In case the resolution of this panel is at all unclear: it is a dark stormy night. Chameleo, our chameleon antihero, is in a cemetery, whose reptilian denizens have risen from their graves to attack him en masse.

The battle against the undead that occurs over the subsequent four pages is the most drawn-out and gruesome in the entirety of my half-finished seventh-grade comic book. Chameleo kicks over a grave and unearths a cache of weapons—grenades, an assault rifle; inexplicably, a radio with which he calls for backup. A helicopter arrives but quickly crashes. Furious with its ineffective pilot, Chameleo leaves him to be devoured by zombies. As he’s mowing down these legions of zombies with a mounted turret (!) he stumbles across in the cemetery, Chameleo flashes back to the first time he had to blow a zombie’s head off. Back when he was in the mob. In the 1930’s.

You see, Chameleo is also time-traveler.

In addition to being a miraculously well-equipped zombie killer, Chameleo has also been a Mafioso, a Vietnam vet, a guerilla, a spy, a dreamer, and a bearded, hyperviolent Jesus (because crosses are weapons).

Moreover, Chameleo is a chameleon minus any of a chameleon’s defining characteristics. Our anti-hero stands upright, cannot swivel his eyes independently or change colors to match his environment; he exists as he is, a chameleon, by virtue of being one of the only animals I could draw effectively.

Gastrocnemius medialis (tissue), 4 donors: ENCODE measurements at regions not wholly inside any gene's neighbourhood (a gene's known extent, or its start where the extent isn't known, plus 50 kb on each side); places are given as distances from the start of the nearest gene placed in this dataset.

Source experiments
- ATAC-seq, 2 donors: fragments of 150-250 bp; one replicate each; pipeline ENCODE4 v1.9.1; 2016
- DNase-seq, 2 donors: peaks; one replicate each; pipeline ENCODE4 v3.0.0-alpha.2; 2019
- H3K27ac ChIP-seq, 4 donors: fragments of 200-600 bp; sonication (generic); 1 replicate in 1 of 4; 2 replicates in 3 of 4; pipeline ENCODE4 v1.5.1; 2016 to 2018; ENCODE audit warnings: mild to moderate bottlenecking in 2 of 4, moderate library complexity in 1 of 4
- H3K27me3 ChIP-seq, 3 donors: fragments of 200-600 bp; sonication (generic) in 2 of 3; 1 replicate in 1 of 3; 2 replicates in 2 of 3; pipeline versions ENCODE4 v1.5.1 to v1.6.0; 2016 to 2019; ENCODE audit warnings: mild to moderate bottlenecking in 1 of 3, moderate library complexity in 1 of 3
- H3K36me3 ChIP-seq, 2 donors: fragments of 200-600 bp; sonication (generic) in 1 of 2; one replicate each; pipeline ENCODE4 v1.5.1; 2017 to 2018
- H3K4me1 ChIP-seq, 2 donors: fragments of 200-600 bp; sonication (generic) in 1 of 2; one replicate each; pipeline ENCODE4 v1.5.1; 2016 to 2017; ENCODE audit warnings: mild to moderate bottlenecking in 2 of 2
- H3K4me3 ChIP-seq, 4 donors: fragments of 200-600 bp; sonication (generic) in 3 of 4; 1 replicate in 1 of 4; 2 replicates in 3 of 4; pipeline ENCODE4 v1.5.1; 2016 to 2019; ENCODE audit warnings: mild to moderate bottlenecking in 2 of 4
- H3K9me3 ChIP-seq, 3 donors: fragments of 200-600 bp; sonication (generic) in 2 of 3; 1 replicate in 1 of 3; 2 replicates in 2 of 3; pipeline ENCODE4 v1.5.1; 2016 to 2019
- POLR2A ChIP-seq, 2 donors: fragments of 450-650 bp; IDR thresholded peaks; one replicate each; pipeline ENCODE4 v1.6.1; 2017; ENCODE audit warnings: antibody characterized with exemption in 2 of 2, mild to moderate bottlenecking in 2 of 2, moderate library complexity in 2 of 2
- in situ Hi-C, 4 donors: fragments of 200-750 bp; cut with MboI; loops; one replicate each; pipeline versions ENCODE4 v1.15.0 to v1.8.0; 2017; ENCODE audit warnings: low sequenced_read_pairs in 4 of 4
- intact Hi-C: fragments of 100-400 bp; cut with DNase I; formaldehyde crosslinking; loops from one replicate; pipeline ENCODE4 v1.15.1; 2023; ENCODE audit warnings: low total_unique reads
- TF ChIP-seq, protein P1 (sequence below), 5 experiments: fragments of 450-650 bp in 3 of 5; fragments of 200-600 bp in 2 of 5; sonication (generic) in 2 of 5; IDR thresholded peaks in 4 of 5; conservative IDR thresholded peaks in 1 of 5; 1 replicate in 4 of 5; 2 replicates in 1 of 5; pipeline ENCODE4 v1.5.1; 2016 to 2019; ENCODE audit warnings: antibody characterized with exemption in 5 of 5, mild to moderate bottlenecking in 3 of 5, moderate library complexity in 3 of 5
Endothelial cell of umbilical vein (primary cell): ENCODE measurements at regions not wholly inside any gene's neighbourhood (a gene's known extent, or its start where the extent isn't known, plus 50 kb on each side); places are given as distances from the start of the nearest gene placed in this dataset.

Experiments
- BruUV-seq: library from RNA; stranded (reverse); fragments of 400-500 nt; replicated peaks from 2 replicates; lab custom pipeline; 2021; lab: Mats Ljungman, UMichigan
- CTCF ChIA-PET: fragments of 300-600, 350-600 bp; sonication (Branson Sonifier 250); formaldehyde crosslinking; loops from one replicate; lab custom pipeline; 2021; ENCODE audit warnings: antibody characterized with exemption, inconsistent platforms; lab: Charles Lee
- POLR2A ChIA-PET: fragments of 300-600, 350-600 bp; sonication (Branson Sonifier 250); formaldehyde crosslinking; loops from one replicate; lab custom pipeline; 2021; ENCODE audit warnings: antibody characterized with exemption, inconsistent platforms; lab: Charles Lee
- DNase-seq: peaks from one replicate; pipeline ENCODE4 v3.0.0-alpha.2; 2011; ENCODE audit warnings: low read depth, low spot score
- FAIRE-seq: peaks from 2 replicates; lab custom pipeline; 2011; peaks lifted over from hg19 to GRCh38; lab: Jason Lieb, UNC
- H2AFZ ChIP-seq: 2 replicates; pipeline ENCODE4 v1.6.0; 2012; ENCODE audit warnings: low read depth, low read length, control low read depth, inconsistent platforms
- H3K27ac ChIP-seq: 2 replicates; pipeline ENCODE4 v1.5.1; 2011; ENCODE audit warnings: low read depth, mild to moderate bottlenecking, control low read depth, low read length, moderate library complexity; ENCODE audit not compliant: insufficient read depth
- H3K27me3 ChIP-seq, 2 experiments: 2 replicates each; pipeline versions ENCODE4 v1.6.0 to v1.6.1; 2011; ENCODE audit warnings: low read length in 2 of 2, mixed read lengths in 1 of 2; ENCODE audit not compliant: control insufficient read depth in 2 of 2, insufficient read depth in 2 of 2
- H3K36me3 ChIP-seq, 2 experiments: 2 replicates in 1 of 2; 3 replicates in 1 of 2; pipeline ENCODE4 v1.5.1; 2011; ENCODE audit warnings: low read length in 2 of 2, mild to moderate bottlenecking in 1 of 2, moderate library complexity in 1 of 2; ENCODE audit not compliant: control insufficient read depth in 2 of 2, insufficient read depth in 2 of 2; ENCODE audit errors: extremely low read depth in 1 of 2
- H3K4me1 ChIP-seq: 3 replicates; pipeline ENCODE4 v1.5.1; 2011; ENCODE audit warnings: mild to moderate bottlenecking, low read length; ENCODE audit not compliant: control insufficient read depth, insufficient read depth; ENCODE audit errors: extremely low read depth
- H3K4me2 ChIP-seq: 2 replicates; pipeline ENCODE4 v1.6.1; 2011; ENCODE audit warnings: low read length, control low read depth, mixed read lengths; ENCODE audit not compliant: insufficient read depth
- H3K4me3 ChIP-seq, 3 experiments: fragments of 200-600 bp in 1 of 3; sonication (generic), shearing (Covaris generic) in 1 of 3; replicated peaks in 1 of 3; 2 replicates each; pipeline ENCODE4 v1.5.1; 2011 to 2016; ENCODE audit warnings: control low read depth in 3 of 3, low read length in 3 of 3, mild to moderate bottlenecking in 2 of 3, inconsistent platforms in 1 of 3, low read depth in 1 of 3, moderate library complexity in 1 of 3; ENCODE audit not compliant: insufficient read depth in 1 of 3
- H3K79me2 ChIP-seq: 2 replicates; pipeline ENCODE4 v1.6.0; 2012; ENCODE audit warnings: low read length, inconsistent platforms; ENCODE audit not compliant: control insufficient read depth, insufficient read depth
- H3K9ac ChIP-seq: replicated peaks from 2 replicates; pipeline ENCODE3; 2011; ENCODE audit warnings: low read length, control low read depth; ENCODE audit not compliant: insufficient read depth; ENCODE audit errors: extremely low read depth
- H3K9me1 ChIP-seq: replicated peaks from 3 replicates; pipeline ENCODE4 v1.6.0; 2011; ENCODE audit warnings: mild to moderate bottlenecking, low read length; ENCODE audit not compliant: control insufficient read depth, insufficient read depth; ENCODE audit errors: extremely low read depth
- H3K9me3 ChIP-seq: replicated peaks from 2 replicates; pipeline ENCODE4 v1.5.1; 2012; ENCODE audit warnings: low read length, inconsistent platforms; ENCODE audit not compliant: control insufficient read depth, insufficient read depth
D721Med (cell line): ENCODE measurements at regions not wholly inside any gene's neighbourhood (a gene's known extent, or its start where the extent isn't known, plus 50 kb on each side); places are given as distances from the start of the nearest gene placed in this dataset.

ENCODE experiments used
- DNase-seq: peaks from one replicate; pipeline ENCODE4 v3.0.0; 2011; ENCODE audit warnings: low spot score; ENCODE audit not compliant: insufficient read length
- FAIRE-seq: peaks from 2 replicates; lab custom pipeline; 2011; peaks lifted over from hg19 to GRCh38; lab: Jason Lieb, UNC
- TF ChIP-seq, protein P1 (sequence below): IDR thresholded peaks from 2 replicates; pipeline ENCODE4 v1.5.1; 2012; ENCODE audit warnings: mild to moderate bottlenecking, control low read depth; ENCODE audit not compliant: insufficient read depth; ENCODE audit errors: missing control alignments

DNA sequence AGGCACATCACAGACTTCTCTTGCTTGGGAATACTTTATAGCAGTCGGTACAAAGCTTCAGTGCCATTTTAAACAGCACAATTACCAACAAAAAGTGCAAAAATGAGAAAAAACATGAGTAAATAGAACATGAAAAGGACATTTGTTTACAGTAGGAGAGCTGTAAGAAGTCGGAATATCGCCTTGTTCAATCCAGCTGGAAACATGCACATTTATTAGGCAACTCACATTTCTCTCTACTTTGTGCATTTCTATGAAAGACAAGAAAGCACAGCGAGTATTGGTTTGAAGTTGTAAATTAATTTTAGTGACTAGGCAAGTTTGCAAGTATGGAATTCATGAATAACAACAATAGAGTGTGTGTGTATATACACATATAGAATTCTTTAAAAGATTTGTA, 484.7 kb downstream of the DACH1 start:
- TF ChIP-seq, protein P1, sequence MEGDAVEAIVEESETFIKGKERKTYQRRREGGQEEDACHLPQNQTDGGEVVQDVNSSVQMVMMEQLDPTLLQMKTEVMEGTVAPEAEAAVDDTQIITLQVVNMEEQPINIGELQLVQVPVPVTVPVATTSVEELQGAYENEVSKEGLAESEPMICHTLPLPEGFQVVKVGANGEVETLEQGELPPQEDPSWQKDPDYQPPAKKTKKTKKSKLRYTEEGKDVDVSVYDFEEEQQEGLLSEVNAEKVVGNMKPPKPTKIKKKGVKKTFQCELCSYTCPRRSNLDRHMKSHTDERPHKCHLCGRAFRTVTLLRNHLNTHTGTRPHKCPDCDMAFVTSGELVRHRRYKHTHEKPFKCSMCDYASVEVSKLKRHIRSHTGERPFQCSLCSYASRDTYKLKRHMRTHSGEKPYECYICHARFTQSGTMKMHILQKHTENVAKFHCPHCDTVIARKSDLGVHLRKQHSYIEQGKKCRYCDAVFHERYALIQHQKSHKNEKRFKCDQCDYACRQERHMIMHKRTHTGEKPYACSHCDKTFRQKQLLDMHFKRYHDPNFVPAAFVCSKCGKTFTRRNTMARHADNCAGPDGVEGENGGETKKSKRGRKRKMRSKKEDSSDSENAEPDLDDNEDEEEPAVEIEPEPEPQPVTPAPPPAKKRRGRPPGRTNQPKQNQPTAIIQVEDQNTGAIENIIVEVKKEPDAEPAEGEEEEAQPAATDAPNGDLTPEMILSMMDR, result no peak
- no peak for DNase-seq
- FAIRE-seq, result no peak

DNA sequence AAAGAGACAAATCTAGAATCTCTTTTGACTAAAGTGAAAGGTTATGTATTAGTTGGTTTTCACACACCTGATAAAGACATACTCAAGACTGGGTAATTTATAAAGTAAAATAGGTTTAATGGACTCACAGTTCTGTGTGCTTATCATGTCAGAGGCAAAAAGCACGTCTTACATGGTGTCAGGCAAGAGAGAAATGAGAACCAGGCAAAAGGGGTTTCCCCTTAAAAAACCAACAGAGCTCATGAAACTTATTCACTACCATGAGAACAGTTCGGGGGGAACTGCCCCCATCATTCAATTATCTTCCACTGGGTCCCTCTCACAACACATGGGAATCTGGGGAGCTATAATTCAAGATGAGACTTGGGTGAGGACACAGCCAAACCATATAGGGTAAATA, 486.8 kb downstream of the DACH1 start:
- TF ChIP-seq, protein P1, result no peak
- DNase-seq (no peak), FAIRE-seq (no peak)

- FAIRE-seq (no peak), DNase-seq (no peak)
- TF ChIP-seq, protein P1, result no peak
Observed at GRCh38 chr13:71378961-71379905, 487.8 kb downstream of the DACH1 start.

These, my artistic idiosyncrasies circa age thirteen. My storytelling idiosyncrasies, more of the same: a story that was violence on violence and plot on plot on violent flashbacked plot. An atmosphere that was thick with explosions and bloodspray. Yay teen-dom.

I scrapped the project forty pages in, leaving Chameleo stranded amongst forty big buckets of blood and angst in a dreamworld presided over by the voice of God/Conscience, where anything he thought of materialized in his hands. Transportation. Weapons. You get the idea.

Until now, until this piece is published, maybe four people have seen this panel, this college-ruled manuscript. And that was okay. I did it mostly for myself, just to satisfy the restlessness of someone who watched way too many movies and played way too many videogames.

I write now. I write because I want to reclaim this territory.

There is something to be said for leaving things behind, too, for after I’m gone. Clues. Warnings. Blood.

And now there are zombie chameleons.

I am writing for two people that I will never ever meet.

Simon Jacobs is almost done being a student. He curates the
Safety Pin Review, a wearable medium for work under 30 words, and serves as the flash fiction editor of Flywheel Magazine. His work has appeared or is forthcoming in places like PANK, SmokeLong Quarterly, and NANO Fiction. Lately, he's been trying to put together a collection of short stories, but we'll see. Find more ways to die at simonajacobs.blogspot.com.